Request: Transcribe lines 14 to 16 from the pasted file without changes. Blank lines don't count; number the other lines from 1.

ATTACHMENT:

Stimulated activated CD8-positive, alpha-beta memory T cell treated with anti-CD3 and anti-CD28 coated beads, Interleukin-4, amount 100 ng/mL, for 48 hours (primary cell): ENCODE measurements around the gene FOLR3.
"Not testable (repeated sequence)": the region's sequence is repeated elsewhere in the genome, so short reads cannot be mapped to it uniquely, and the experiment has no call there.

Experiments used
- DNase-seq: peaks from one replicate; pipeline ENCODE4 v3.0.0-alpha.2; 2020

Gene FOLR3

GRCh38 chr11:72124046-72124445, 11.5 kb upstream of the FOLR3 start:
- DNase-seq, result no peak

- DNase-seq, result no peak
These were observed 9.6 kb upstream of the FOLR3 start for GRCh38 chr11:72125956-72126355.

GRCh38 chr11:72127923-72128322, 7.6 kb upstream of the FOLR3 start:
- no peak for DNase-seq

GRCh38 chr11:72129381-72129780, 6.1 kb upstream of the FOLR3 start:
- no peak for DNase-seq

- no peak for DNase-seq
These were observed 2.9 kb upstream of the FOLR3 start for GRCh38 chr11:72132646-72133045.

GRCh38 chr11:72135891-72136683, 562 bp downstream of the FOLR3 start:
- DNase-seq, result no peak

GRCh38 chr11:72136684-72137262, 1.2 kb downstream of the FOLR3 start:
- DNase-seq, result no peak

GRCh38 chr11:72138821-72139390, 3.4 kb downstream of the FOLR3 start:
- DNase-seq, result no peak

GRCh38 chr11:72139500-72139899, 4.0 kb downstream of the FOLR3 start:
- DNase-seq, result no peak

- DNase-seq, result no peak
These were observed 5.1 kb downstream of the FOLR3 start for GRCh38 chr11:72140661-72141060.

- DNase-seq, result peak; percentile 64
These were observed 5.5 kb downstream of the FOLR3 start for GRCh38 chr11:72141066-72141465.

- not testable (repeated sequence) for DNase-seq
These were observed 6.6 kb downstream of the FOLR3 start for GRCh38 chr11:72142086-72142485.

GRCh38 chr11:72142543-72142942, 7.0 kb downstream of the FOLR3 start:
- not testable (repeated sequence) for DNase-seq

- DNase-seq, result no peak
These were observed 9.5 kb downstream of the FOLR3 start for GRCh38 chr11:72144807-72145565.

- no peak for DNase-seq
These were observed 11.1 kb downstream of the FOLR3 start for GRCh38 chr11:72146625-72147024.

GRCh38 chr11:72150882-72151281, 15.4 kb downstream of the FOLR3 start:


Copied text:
- no peak for DNase-seq
These were observed 2.9 kb upstream of the FOLR3 start for GRCh38 chr11:72132646-72133045.

GRCh38 chr11:72135891-72136683, 562 bp downstream of the FOLR3 start: